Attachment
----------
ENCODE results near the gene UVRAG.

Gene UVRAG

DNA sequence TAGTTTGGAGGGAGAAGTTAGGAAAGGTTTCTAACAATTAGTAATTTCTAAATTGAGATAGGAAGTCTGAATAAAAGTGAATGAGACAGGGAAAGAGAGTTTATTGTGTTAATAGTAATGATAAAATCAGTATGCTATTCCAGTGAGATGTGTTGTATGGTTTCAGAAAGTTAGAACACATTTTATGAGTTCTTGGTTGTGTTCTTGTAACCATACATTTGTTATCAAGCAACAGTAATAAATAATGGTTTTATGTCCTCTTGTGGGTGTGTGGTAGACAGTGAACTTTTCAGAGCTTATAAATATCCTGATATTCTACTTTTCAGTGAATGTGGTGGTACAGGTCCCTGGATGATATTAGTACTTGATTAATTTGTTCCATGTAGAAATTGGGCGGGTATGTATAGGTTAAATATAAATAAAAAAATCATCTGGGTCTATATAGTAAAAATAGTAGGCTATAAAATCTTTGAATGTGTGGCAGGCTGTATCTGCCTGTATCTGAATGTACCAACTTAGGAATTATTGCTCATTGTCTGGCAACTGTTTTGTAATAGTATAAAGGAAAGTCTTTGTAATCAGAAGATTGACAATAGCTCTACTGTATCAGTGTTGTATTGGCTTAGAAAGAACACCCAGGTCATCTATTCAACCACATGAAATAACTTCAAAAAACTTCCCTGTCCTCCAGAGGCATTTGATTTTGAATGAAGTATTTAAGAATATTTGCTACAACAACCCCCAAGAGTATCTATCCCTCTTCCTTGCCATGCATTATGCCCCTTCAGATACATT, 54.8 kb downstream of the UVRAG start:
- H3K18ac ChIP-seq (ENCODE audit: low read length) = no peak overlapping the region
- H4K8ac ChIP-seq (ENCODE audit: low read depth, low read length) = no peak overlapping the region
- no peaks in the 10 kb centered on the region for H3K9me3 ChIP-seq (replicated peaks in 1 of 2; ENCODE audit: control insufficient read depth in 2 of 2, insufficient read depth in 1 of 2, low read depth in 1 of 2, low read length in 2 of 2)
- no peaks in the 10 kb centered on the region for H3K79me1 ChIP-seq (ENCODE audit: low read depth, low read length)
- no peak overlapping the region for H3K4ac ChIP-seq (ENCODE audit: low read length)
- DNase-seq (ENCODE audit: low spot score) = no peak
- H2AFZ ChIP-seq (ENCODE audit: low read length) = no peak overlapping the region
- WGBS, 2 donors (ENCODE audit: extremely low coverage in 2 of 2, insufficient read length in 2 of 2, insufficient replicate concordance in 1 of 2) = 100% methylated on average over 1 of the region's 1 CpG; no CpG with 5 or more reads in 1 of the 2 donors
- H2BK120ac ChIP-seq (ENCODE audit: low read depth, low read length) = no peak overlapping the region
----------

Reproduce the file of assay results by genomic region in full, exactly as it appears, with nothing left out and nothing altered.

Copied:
ENCODE results near the gene UVRAG.

Gene UVRAG

DNA sequence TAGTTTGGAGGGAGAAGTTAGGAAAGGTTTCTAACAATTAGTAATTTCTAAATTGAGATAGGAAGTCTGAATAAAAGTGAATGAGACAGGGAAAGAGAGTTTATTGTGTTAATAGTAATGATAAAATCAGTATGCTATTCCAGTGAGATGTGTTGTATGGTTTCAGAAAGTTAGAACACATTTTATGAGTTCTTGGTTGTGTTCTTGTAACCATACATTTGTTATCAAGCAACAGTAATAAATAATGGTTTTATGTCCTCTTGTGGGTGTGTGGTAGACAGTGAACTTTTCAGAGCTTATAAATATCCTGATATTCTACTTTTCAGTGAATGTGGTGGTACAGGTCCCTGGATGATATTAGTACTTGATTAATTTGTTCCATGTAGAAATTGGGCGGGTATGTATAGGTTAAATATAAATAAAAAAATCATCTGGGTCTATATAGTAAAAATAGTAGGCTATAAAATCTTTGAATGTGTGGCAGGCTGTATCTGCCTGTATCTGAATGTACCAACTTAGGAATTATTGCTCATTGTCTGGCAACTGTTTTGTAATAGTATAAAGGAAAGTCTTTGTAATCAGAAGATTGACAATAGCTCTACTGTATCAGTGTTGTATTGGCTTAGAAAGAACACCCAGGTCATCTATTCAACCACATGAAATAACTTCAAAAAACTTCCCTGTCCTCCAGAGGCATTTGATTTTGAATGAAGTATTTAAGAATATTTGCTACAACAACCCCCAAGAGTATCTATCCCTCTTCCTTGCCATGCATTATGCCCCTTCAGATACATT, 54.8 kb downstream of the UVRAG start:
- H3K18ac ChIP-seq (ENCODE audit: low read length) = no peak overlapping the region
- H4K8ac ChIP-seq (ENCODE audit: low read depth, low read length) = no peak overlapping the region
- no peaks in the 10 kb centered on the region for H3K9me3 ChIP-seq (replicated peaks in 1 of 2; ENCODE audit: control insufficient read depth in 2 of 2, insufficient read depth in 1 of 2, low read depth in 1 of 2, low read length in 2 of 2)
- no peaks in the 10 kb centered on the region for H3K79me1 ChIP-seq (ENCODE audit: low read depth, low read length)
- no peak overlapping the region for H3K4ac ChIP-seq (ENCODE audit: low read length)
- DNase-seq (ENCODE audit: low spot score) = no peak
- H2AFZ ChIP-seq (ENCODE audit: low read length) = no peak overlapping the region
- WGBS, 2 donors (ENCODE audit: extremely low coverage in 2 of 2, insufficient read length in 2 of 2, insufficient replicate concordance in 1 of 2) = 100% methylated on average over 1 of the region's 1 CpG; no CpG with 5 or more reads in 1 of the 2 donors
- H2BK120ac ChIP-seq (ENCODE audit: low read depth, low read length) = no peak overlapping the region